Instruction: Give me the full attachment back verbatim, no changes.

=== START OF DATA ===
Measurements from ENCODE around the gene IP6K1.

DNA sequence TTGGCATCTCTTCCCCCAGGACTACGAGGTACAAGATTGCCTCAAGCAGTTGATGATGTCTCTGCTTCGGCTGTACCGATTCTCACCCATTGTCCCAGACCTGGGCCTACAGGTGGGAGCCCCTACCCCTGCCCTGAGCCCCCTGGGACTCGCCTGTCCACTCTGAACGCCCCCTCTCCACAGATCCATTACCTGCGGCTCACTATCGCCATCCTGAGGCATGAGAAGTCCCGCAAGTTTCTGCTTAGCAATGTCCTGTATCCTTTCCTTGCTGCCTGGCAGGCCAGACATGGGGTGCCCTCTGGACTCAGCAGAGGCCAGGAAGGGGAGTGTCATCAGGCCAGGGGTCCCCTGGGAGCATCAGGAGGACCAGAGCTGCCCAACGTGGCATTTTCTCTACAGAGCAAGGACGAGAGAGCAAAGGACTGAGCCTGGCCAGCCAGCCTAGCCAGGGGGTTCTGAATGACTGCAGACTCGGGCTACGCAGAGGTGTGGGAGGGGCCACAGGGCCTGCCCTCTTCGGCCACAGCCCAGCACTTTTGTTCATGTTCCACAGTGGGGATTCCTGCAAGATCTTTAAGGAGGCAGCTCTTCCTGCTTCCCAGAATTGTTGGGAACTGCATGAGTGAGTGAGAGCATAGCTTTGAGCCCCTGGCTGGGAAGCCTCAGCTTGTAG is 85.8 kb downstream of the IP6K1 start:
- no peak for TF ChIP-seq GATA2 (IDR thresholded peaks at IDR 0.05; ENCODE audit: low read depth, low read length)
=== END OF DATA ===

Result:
Measurements from ENCODE around the gene IP6K1.

DNA sequence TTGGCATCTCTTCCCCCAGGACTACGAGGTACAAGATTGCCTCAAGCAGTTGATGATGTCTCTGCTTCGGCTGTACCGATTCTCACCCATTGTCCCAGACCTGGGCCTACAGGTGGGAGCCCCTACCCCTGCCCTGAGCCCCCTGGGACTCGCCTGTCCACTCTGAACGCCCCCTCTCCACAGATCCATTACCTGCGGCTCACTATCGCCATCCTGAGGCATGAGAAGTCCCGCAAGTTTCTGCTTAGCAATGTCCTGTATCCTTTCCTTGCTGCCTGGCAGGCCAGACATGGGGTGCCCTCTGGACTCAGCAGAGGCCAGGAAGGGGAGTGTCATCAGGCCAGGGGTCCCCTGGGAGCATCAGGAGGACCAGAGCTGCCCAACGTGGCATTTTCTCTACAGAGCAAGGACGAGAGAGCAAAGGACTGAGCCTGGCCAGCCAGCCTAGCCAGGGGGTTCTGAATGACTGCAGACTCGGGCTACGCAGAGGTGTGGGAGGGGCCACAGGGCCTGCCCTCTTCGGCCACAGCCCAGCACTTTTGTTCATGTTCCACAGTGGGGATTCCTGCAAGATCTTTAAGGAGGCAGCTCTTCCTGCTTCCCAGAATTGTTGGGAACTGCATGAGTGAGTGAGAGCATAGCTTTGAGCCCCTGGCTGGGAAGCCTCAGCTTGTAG is 85.8 kb downstream of the IP6K1 start:
- no peak for TF ChIP-seq GATA2 (IDR thresholded peaks at IDR 0.05; ENCODE audit: low read depth, low read length)